My wife Jo Anne and I bought a home in Italy in 2013 and went through the experience of opening a bank account, transferring money into the account, dealing with the difference in the exchange rates and finally the closing meeting. When you’re buying something expensive like a property, exchange rates can quickly add up. An extra 10% or $10,000 on each hundred thousand dollars can significantly add to the cost of the property. Finding a way of exchanging dollars to euros inexpensively was a must.
We chose a British firm that has offices in the United States, World First USA Inc. You can wire dollars to them and they then transfer them to euros and wire the euros to your Italian bank account. You can get a contract that states if the money arrives in a certain number of days this is how many euros you’ll get. We did this and received close to the world bank rate which is the cheapest you’re ever going to get.
Now we had euros to purchase our new home in our British temporary account. We now needed to open an Italian bank account and then transfer those euros into it. We found a problem for US citizens that our homeland security requires foreign banks to not open an account for an US citizen unless they are present so passports and IDs can be checked to make sure it’s you. This was a real problem for us because we would have had to fly over to Italy to open an account and then fly back to the US to wire the money because in those days our bank would not allow international wires that were initiated remotely. This would have cost an extra $2,000 – $3,000 in airfare and hotels which was ridiculous!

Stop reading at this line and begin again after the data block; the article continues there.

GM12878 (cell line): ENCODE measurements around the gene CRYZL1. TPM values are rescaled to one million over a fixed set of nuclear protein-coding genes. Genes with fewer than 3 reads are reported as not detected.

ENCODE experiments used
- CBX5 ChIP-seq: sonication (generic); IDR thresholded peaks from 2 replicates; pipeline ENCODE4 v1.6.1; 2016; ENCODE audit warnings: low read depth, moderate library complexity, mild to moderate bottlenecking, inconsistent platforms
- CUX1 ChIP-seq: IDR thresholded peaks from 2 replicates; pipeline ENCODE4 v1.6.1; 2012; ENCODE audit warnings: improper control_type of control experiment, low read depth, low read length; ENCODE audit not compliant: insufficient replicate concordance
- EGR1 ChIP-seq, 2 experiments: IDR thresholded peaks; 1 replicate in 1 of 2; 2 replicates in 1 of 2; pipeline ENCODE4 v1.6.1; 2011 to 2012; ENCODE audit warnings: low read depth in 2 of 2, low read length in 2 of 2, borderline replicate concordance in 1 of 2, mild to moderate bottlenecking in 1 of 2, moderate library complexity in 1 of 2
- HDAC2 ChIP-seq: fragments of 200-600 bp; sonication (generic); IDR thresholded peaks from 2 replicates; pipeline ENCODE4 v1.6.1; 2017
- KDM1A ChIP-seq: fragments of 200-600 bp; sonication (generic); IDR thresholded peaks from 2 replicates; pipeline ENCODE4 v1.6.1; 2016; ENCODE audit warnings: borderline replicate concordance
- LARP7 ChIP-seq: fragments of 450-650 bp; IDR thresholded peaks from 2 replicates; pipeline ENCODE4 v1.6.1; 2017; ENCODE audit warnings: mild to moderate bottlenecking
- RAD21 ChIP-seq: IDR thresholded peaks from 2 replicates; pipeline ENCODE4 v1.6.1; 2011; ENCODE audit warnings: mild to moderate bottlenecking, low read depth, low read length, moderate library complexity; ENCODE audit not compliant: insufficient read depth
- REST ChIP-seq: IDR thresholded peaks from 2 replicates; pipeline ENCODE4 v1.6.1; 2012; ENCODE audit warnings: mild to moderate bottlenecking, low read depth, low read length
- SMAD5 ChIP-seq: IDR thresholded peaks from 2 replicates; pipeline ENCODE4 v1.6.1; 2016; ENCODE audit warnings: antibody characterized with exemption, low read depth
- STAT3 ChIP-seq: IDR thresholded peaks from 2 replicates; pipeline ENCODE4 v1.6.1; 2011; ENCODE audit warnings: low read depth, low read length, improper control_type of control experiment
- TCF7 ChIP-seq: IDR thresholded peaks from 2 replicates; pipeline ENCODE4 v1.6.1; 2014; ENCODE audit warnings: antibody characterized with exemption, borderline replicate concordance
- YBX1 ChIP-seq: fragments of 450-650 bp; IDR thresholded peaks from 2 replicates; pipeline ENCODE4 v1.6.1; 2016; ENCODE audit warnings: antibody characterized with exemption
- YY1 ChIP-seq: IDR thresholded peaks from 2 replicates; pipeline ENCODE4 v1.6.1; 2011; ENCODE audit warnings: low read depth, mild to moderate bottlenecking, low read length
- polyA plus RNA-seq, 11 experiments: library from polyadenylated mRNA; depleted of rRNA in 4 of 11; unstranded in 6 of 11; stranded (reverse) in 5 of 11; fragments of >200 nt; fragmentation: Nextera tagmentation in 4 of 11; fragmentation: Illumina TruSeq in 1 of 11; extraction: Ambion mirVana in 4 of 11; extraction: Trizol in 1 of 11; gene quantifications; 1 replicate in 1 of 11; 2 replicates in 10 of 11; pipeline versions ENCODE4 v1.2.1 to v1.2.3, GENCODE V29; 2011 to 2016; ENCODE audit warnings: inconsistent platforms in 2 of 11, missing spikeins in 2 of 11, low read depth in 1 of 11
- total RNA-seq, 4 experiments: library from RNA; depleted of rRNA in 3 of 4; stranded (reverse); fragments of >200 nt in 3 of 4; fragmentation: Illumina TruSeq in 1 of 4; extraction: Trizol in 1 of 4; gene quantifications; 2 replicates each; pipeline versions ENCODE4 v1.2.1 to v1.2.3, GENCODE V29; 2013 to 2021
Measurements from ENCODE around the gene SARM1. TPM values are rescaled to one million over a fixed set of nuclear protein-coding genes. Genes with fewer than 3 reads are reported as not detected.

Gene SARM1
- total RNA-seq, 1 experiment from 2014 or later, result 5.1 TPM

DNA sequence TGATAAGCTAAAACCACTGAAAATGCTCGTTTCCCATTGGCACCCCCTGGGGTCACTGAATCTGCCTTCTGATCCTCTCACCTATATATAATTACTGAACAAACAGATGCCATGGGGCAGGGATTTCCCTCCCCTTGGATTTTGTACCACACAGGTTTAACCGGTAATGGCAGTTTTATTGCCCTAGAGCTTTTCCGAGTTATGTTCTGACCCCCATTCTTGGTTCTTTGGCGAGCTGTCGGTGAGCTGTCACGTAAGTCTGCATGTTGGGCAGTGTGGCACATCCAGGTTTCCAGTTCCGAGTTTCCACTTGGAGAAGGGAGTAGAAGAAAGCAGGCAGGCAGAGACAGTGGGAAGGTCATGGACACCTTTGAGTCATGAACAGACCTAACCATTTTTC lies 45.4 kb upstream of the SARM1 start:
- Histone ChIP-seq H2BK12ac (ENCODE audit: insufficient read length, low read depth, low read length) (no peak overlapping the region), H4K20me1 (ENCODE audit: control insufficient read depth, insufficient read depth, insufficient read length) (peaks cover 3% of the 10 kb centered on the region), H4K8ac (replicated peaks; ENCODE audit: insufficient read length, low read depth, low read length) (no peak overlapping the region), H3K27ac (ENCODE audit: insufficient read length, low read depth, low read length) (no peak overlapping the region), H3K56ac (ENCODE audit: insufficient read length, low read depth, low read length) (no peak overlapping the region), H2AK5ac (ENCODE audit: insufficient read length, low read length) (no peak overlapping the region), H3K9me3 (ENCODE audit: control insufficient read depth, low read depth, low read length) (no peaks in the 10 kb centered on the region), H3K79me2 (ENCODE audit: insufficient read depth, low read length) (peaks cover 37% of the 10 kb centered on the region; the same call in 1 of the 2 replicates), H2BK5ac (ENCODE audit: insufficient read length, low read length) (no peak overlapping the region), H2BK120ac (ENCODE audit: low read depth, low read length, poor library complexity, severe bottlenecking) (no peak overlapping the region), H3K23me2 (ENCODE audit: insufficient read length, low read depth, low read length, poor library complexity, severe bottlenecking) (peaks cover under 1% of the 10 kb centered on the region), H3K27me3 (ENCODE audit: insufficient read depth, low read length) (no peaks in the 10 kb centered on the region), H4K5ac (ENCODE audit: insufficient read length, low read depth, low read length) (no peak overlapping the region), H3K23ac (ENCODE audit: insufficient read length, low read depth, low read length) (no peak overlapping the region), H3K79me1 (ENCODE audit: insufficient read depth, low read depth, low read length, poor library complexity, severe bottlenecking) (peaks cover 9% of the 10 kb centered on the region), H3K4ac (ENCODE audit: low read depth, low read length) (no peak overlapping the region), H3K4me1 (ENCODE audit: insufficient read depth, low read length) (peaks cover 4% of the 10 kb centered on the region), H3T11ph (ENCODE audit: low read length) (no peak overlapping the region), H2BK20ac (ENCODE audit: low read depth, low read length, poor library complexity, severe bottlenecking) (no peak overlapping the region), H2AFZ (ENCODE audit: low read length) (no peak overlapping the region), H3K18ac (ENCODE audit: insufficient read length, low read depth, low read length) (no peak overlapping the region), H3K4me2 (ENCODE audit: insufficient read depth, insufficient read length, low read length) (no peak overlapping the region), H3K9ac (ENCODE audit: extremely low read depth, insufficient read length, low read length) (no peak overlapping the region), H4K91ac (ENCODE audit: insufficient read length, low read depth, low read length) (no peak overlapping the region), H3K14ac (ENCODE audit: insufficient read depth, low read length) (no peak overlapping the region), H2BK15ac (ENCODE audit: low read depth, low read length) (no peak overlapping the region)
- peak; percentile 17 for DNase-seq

We then flew to Italy, opened the Italian bank account and then had the money wired into it just worked perfect for us. Opening this Italian account was no easy task. Our real estate broker had a meeting with an Italian bank, Banco di Napoli, set up to open an account while we were in Positano. When we got there we found the bank manager, Paolo. He told us that he had never opened a bank account for anyone that lived outside of the Positano area and we were two hours south of Positano.
Luckily on Wednesday, we were going to go see our new home with our real estate broker, but that would only be three days before closing. We went another branch of that bank about 20 minutes from our new home. Finally, we had an Italian bank account. I then texted the transfer company and ask them to wire the euros into the new account and they told us in Italy this can take anywhere from 2 to 3 days even though the wire goes in immediately.
On Thursday we check the account and see no money. Friday was the last day we would be able to get the money needed for settlement. We checked the account again on Friday and luckily, there it was. Now we went back to the bank that wouldn’t let us open an account in Positano to get two cashiers checks, one for the closing company and one for the owners that we were buying the property from.
On Saturday we drove up to Rome and checked into our hotel room for the evening. Our closing was later that afternoon. Closing went relatively easily. Everything is done written on a long piece of paper and translated from Italian to English. We were told that the Italian document is the official one if there’s a difference. Once the closing was over we celebrated it with a picture taken, see below, and everybody was happy. The owners of the condominium made their money and we got a new Italian condominium.
One thing to remember is that things in Italy can take time and not everything happens on your schedule, so relax, try to get things accomplished but when they don’t happen, don’t get upset – just find another way.